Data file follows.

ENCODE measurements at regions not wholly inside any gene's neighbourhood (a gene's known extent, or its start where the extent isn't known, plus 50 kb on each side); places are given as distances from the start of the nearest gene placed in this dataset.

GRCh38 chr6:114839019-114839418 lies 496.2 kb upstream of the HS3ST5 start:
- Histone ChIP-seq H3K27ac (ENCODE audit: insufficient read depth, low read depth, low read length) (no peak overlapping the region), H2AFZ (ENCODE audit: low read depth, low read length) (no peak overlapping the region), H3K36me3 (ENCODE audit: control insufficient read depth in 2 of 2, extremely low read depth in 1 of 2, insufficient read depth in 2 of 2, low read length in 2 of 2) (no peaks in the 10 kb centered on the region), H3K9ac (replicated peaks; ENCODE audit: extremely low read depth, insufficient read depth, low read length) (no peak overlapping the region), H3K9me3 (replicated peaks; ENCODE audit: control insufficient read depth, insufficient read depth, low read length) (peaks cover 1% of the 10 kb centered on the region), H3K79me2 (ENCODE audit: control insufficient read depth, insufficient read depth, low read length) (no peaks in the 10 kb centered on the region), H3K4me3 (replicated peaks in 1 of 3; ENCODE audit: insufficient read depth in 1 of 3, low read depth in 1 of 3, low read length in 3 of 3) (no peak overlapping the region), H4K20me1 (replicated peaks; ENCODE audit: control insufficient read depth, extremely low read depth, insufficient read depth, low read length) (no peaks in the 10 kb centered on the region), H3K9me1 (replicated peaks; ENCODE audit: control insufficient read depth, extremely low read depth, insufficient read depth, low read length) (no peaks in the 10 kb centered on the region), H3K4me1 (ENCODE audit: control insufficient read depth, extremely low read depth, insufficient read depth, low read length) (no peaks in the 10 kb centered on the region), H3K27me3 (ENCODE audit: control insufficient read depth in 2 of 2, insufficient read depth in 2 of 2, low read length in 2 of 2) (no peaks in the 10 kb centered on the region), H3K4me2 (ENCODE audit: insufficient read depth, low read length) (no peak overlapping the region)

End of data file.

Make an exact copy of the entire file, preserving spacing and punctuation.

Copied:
ENCODE measurements at regions not wholly inside any gene's neighbourhood (a gene's known extent, or its start where the extent isn't known, plus 50 kb on each side); places are given as distances from the start of the nearest gene placed in this dataset.

GRCh38 chr6:114839019-114839418 lies 496.2 kb upstream of the HS3ST5 start:
- Histone ChIP-seq H3K27ac (ENCODE audit: insufficient read depth, low read depth, low read length) (no peak overlapping the region), H2AFZ (ENCODE audit: low read depth, low read length) (no peak overlapping the region), H3K36me3 (ENCODE audit: control insufficient read depth in 2 of 2, extremely low read depth in 1 of 2, insufficient read depth in 2 of 2, low read length in 2 of 2) (no peaks in the 10 kb centered on the region), H3K9ac (replicated peaks; ENCODE audit: extremely low read depth, insufficient read depth, low read length) (no peak overlapping the region), H3K9me3 (replicated peaks; ENCODE audit: control insufficient read depth, insufficient read depth, low read length) (peaks cover 1% of the 10 kb centered on the region), H3K79me2 (ENCODE audit: control insufficient read depth, insufficient read depth, low read length) (no peaks in the 10 kb centered on the region), H3K4me3 (replicated peaks in 1 of 3; ENCODE audit: insufficient read depth in 1 of 3, low read depth in 1 of 3, low read length in 3 of 3) (no peak overlapping the region), H4K20me1 (replicated peaks; ENCODE audit: control insufficient read depth, extremely low read depth, insufficient read depth, low read length) (no peaks in the 10 kb centered on the region), H3K9me1 (replicated peaks; ENCODE audit: control insufficient read depth, extremely low read depth, insufficient read depth, low read length) (no peaks in the 10 kb centered on the region), H3K4me1 (ENCODE audit: control insufficient read depth, extremely low read depth, insufficient read depth, low read length) (no peaks in the 10 kb centered on the region), H3K27me3 (ENCODE audit: control insufficient read depth in 2 of 2, insufficient read depth in 2 of 2, low read length in 2 of 2) (no peaks in the 10 kb centered on the region), H3K4me2 (ENCODE audit: insufficient read depth, low read length) (no peak overlapping the region)